They estimate the economy has contracted by nine per cent from an average growth of 5.8 per cent annually due to the spread of Covid-19 in the third quarter of the 2019/20 financial year which led to the crippling of the tourism industry.
This has reduced the gross domestic product of the country to $483.3 million from the projected $531.2 million.
The economy is expected to contract further by 5.3 per cent in the coming financial year before returning to pre-pandemic level by 2023, the economists say.
Fletcher Melvin, the chair of Private Sector Force, agrees the country could be returning to pre-Covid-19 level close to 2023.
He said these were all reasonable assumptions based on the “growth assumptions of tourism arrivals and the boarder opening up later this year and the reserves in place”.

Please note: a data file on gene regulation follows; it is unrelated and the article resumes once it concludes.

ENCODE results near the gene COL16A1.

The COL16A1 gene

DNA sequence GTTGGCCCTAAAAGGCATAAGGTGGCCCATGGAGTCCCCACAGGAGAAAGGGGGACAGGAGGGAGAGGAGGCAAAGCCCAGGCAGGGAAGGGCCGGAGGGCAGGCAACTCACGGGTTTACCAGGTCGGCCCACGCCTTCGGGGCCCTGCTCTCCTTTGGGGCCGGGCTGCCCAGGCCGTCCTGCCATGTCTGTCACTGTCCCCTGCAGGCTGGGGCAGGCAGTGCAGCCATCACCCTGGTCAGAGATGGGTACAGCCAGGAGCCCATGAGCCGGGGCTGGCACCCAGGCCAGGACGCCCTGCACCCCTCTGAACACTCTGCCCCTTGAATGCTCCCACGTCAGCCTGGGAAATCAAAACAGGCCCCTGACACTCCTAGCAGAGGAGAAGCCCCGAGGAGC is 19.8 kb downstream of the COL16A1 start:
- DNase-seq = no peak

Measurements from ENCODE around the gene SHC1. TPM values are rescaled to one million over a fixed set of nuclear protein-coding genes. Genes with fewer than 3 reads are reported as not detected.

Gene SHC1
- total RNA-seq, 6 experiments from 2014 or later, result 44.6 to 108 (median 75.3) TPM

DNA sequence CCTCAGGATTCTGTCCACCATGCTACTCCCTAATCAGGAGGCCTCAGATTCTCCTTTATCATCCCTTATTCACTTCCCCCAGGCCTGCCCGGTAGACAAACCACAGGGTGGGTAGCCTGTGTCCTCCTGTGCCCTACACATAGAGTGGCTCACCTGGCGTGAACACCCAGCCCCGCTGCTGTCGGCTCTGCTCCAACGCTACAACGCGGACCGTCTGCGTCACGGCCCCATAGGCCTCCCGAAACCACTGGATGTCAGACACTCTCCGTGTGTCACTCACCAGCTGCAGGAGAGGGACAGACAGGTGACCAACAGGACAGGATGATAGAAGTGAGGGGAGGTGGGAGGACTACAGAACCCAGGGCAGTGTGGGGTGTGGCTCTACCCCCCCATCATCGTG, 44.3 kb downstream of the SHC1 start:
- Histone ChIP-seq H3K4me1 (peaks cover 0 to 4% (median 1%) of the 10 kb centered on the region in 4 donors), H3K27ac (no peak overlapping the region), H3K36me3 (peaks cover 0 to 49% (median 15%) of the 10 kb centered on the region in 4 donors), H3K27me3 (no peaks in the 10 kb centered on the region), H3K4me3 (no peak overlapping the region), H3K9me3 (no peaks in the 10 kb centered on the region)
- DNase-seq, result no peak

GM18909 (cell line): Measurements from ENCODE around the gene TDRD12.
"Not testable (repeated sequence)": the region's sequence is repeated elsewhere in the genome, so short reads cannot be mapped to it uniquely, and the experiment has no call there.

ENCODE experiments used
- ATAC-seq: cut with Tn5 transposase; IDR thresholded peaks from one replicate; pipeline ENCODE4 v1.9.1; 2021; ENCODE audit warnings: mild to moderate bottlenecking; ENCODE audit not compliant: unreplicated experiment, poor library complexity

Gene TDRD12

However Melvin warns the danger is the delay in the border opening and the tourists having the discretionary funds available for holidays due to the New Zealand economy and the global provider.
Cook Islands has been seeking a travel bubble with New Zealand soon to help recover the local economy. But new Covid-19 cases in New Zealand due to quarantine botch-ups there has put any immediate travel bubble in limbo.
New Zealand’s Health ministry yesterday confirmed two new cases of Covid-19 in managed isolation facilities in the country.
Director-General of Health Dr Ashley Bloomfield said there are still no cases reported from the community.
Both cases have been in managed isolation since they arrived and are now in the quarantine facility in Auckland, Dr Bloomfield said.
One is a man in his 50s who arrived in NZ from India on 24 June - his result came from day 3 testing.
The second is a woman in her 20s who arrived from the US on 18 June, the wife of a previous case who tested positive on 22 June and was already in quarantine as she was considered a close contact.
>Additional reporting RNZ